One question about Photoshop Touch...I saw something about it using a new file format that's readable by normal Photoshop. Do you know if this format can be read by other graphics programs, like GIMP? Looks like a fun program, but I don't want to spend $$$ for regular PS just to use the files I'd create there...

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    Quote Originally Posted by Penabled View Post
    I don't understand...are you saying that Autodesk has a special iPad only version of SBP that has a higher resolution than the Android version or are you saying that the iPad 2 is a higher resolution device?

    If the former, well I cannot say for certain but would not think that is possible.
    If the latter....well you need to do more research.

    The iPad 2's display is 1024x768 while the Lenovo's is 1280x800 and there is less than an inch difference in size.
    The former. I looked at the market place for android and sbp is described to have the canvas size resolution, while on ipad2 it's 2048x1536 for max canvas size. If you keep canvas at screen size they give you 10 layers, in hd it's only 4.

    I do like the stylus the Lenovo has. The minute something equivalent of procreate and ink pad are on Android ill dump my iPad. Though photoshop touch might make up for some of it

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    I mean sbp on android, canvas is screen size.

    my sketches, and rants.

    naomiandpoggie.blogspot.com
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    Great sketches and review !

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    Quote Originally Posted by Penabled View Post
    Thanks for the review Sketchroll, I have been seriously looking at the Lenovo for a couple of months now but I keep hoping someone will press Wacom into finally making a 10 inch sensor. I may just go ahead and take the plunge seeing as how no one else is really making one.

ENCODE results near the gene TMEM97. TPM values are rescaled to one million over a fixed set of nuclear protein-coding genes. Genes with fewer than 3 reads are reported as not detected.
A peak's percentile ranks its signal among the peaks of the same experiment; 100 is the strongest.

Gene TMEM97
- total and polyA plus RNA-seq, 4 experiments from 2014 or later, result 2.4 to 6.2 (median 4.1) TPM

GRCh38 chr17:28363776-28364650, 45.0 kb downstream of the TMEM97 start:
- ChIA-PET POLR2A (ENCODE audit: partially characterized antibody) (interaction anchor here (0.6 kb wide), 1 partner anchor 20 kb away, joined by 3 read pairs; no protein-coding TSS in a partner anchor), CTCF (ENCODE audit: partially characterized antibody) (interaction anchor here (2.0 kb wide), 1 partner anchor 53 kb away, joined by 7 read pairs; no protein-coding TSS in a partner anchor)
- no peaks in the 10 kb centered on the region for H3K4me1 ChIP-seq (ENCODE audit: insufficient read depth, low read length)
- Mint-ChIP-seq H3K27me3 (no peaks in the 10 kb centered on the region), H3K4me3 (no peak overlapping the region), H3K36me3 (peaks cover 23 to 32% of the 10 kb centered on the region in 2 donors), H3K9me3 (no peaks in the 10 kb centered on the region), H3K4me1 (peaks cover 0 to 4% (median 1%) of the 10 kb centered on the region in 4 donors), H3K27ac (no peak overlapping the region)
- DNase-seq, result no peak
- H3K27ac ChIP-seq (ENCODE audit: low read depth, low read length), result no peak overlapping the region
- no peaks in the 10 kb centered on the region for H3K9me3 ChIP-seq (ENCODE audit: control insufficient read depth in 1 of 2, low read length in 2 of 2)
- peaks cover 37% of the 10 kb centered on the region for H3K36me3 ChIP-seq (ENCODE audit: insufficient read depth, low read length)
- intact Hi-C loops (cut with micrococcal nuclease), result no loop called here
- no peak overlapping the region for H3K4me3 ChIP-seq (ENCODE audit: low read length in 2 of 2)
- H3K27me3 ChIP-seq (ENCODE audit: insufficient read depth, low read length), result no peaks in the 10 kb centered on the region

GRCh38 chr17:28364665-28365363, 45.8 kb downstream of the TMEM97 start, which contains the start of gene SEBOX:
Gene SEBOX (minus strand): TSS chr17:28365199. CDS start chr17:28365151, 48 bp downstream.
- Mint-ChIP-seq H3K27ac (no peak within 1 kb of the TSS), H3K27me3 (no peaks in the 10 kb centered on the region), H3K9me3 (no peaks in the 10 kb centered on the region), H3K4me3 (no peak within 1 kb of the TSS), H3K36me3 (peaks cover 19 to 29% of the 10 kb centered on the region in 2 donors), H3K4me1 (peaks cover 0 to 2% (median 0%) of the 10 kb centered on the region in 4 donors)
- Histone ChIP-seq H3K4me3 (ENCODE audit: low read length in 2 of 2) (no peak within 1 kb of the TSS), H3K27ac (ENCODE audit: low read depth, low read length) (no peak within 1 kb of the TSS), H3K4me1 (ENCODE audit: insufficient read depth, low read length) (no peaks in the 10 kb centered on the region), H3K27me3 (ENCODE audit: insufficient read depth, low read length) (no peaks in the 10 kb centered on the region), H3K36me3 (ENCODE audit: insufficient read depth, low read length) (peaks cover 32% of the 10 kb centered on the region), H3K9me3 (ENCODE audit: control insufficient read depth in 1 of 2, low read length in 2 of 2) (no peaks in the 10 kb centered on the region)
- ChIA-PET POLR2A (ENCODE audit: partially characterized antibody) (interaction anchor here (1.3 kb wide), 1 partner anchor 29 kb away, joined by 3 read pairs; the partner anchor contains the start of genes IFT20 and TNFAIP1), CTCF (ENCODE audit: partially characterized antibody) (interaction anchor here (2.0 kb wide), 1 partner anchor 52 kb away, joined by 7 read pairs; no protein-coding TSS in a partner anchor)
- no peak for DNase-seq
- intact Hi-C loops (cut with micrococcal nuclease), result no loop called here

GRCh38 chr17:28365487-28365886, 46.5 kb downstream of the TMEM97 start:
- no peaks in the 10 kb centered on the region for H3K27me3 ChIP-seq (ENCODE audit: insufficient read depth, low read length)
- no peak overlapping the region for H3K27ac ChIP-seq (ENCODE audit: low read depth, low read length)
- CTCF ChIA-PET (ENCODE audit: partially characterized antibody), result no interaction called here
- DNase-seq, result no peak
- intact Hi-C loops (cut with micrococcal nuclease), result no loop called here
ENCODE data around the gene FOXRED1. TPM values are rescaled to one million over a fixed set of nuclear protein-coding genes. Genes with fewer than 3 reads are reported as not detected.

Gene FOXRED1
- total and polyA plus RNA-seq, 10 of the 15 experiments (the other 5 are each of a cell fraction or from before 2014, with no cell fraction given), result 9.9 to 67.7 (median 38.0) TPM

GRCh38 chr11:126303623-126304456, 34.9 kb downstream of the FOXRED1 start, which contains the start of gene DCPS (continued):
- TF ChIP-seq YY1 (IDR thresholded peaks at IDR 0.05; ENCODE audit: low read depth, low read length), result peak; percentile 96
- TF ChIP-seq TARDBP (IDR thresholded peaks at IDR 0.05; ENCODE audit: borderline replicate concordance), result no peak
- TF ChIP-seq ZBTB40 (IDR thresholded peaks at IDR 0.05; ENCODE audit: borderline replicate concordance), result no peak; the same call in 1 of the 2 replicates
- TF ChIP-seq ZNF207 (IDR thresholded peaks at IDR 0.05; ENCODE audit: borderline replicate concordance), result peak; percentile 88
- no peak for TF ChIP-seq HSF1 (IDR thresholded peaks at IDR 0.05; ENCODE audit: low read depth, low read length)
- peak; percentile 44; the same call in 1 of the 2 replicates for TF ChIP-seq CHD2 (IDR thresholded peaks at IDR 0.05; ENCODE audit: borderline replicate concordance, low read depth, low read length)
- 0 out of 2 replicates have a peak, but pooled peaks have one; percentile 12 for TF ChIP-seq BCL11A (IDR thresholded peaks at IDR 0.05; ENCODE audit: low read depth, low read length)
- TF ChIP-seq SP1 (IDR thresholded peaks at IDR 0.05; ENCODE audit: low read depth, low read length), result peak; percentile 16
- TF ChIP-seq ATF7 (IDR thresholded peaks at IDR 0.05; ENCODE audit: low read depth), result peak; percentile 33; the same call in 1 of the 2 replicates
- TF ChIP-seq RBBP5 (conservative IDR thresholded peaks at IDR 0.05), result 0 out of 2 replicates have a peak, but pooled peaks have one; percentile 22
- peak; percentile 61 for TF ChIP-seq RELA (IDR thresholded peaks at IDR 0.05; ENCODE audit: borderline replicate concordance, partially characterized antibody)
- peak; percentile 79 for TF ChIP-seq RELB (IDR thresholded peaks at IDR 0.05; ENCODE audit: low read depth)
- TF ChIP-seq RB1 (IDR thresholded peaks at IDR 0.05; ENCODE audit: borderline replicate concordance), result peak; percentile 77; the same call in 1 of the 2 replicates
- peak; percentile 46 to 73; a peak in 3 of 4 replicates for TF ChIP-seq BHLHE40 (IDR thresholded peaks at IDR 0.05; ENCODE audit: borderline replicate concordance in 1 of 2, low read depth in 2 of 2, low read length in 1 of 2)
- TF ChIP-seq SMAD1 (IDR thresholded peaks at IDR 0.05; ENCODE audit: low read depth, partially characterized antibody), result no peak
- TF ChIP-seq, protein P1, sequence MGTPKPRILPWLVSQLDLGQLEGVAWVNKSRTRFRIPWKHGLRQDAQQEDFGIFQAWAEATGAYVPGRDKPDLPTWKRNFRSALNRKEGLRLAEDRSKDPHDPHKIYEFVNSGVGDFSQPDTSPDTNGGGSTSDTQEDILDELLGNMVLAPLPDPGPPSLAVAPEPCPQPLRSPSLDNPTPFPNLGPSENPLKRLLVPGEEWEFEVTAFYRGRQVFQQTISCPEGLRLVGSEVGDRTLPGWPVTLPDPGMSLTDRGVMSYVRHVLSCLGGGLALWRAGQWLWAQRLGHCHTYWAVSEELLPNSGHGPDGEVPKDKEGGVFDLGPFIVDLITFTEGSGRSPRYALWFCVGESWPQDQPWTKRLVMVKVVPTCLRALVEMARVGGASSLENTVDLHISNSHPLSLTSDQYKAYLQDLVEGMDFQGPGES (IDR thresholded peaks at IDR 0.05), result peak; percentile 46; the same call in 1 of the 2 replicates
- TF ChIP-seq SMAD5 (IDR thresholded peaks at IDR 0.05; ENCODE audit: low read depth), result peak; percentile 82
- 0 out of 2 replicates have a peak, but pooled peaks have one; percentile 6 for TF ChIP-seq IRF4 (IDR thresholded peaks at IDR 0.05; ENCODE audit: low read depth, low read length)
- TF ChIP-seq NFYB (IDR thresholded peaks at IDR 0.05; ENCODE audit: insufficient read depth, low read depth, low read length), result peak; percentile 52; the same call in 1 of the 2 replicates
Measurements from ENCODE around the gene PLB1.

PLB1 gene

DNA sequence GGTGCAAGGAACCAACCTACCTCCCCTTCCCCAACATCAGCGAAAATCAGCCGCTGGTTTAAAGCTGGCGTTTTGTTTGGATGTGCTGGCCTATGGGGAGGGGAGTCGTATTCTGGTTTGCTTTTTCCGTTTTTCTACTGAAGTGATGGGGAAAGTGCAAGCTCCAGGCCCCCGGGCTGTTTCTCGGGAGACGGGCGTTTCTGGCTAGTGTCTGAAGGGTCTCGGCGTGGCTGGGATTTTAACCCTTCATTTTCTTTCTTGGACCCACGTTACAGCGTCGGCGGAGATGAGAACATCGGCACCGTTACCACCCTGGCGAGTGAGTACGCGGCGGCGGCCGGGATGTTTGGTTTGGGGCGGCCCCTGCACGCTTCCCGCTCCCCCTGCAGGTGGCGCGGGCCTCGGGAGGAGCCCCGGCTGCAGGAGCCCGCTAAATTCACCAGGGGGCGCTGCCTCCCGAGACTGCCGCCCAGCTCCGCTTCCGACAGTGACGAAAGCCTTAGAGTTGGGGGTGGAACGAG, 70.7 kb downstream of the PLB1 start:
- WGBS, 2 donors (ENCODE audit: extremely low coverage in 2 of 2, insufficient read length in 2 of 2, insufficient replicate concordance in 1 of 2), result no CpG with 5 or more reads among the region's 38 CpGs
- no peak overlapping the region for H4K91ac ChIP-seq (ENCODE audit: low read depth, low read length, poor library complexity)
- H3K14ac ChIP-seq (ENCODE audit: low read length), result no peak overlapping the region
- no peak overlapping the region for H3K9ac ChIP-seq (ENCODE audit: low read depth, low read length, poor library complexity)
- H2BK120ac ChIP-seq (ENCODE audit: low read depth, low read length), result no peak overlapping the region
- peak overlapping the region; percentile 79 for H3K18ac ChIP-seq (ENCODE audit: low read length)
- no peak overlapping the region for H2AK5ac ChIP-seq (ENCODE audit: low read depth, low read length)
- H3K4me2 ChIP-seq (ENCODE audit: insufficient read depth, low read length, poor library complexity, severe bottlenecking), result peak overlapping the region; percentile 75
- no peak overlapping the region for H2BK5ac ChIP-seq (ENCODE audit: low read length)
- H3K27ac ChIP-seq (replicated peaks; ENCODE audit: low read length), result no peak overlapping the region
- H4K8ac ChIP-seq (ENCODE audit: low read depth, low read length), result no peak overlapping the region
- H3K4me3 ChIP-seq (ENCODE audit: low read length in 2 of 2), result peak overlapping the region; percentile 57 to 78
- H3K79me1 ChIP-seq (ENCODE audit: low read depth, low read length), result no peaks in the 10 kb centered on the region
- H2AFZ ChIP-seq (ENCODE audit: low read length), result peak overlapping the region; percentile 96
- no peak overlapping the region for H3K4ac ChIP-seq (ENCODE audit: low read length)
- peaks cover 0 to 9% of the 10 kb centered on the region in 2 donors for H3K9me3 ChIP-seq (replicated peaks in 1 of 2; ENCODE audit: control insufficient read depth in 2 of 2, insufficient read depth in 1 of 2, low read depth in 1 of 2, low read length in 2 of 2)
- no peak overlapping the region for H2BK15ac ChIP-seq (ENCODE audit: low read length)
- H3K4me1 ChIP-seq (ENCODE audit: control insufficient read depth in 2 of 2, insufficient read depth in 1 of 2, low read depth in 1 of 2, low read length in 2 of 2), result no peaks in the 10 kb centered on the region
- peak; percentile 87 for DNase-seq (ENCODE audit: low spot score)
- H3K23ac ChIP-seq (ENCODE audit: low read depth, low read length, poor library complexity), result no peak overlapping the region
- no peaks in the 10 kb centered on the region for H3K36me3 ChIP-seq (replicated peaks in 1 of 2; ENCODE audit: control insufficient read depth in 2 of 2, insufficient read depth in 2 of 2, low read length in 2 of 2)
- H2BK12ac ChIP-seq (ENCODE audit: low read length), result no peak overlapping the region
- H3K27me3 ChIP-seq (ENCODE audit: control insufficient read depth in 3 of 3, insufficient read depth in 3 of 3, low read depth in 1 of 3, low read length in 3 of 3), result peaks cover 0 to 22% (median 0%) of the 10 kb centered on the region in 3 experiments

They already do. Wacom does produce a 10.4 screen with a 3/4 aspect ratio sensor board. (same as Ipad in the 3/4ths sense)

    Problem is that almost every single Android and Windows Tablet Manufacture seems to only want wide screens, like 10.1, etc. Wacoms sensor boards were also pen only, and didn't have the dual digitizer as seen in the 12 inch models.

    However, Wacom is now officially supporting Android. With both the Samsung Galaxy note (5 inch) and the Panasonic Toughbook Tablet (10.4 inch), and hopefully more down the road.

    And to also point out, The Lenovo Thinkpad Tablet uses an N-trig pen. Certainly useful and better then the Ipads Foam stylus's, but still not up to Wacom level.

    N-trigs Pen solution for Android is also App exlusive. You can't navigate the Android OS using the N-trig pen, only apps that intend for its use can use it.

    Now with Wacom's solution as seen by all the Galaxy note videos, the Pen seems to work thruout the entire operating system, and is not App exclusive as N-trigs is. I find that to be a pretty significant difference.

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    "N-trigs Pen solution for Android is also App exlusive. You can't navigate the Android OS using the N-trig pen, only apps that intend for its use can use it."

    Incorrect, it works system wide. I have a Thinkpad Tablet. This is however true of the HTC Flyer. I don't know about the Jetstream or upcoming Quattro.

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    Thank you vijil, I wasn't aware that N-trig changed that. I have yet to see the Thinkpad tablet in the wild, so I was under the assumption that it had to same restrictions as the flyer. Sucks for Flyer users however. But on the thinkpad tablet, between the different note/art/sketching apps, do all of them have pressure? Or do only specific apps like Skethbook Pro, etc register pressure?

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    @ darkmagistric